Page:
Photocritic International Covers the “Pepper-Spray Cop” Meme
On November 18, 2011, Lt. John Pike of the campus police force at the University of California-Davis doused a group of seated Occupy protestors with military-grade pepper spray at point-blank range.
Still and video images of this action went online and viral within hours. Independently generated satirical photocollages accompanied them, proliferating exponentially, inserting Pike’s rotund figure into a wide and ever-growing variety of familiar images: famous paintings, classic photographs, scenes from film and TV, familiar ads, and more. Before our very eyes, a photo-based meme was born.
I covered these developments in a series of posts here at Photocritic International, since the situation depends so heavily on lens-based imagery in both its citizen journalism and citizen op-ed aspects. Links to pertinent posts in this blog, which in turn contain links to pertinent primary documents, news stories, still and video images, and other related information, can be found here:
• Lt. John Pike Goes Viral, 8 (10/7/12): In which I discuss the $1 million settlement with students forced on UC Davis by “Pepper-Spray Cop” John A. Pike III, bringing the total cost of Pike’s various misdeeds at over $4 million.
Lt. John Pike Goes Viral, 7 (8/5/12): In which I discuss the firing by UC Davis of “Pepper-Spray Cop” John A. Pike III.
• Lt. John Pike Goes Viral, 6 (4/29/12): In which I discuss the official reports on the November 18, 2011 “Pepper-Spray Cop” event at UC Davis.
• Lt. John Pike Goes Viral, 5 (12/16/11): In which I examine the unanticipated impact of the viral “Pepper-Spray Cop” stills and videos in mainland China.
• Lt. John Pike Goes Viral, 4 (12/5/11): In which I weigh the respective roles of the individual at the top of the University of California’s chain of command — UC President Mark Yudof — and his response to this situation apparently generated by the on-the-spot decision of his underling, Lt. Pike.
• Lt. John Pike Goes Viral, 3 (11/30/11): In which I contemplate at some length the citizen-journalist documentation — still and video — of the November 18th event, and its centrality to the emergent debate over this episode and the larger question of police response to nonviolent protest.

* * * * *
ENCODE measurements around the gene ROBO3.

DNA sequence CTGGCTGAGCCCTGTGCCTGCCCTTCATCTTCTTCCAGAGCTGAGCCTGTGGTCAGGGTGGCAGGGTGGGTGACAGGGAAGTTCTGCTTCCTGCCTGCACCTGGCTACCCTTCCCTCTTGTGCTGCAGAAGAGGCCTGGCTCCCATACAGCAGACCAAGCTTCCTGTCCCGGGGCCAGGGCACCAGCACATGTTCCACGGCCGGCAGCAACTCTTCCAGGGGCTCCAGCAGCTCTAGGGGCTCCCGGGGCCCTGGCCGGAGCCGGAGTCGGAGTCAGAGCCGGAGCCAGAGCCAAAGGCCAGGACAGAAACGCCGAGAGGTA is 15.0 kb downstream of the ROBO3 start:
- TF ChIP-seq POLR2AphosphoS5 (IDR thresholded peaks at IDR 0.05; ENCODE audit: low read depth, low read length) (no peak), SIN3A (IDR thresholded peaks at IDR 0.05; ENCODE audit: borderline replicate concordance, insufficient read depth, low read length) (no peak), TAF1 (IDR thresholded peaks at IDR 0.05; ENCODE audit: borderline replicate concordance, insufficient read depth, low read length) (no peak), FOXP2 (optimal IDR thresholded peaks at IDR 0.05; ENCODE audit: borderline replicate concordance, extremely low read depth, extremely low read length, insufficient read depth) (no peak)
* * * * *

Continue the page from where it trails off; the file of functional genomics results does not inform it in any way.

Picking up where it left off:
• Lt. John Pike Goes Viral, 2 (11/27/11): In which I predict the consequences of Lt. Pike’s course of action for himself, his fellow police officers involved in the incident, UC Davis Polic Chief Annette Spicuzza, and UC Davis Chancellor Linda Katehi — and debut my own new YouTube video, “Megyn Kelly’s MK-9 Pepper Spray for Kids!”
• Lt. John Pike Goes Viral, 1 (11/24/11): In which I open my discussion of this event, the citizen journalism that went viral and made it newsworthy internationally, and the citizen op-ed photocollage commentary that, almost instantly, turned Lt. Pike into a meme.
I’ve made my own contributions to the evolution of this meme. These include:
• “Pepper-Spray Cop: The Comic.” My first experiment with comic-book form as a vehicle for critical commentary, posted 12/16/11. Available in four formats:
- Movie version (14.5 minutes, 640×480). With voiceover. On Vimeo.
- Movie version (in two 7.5-minute segments), 1240×720. With voiceover. Click here for Part 1, and here for Part 2. On YouTube.
- Web version (html).
- PDF file, viewable online or downloadable to your computer, ebook reader, or other device.
- Audio version.
• “A. D. Coleman describes the evocative impact of images in the social networking era,” a half-hour interview with journalist Melinda Pillsbury-Foster for her show at Rumor Mill Radio/Radio RMN, published online on December 6, 2011. Click here to listen to it online and/or to download a podcast. (Yes, this is the same Chicago-based Melinda Pillsbury-Foster who plays a role in the “Lost Negatives of Ansel Adams” story covered here at length.)
• “Megyn Kelly’s MK-9 Pepper Spray for Kids!”: In which my alter ego, The Derrière Garde, narrates an advertisement for her own branded version of what Fox News starlet Kelly has declared is “a food product, essentially.” Posted 11/27/11.
Admittedly rather crude in its production values, but, by letting me see the possibilities, it encouraged me to pursue the possibilities of video, audio, and multimedia presentations for this blog.
• Finally, my own photocollage, “Anonymous the Squirrel vs. Lt. John Pike,” a spaghetti western-style showdown in which meme meets meme . . .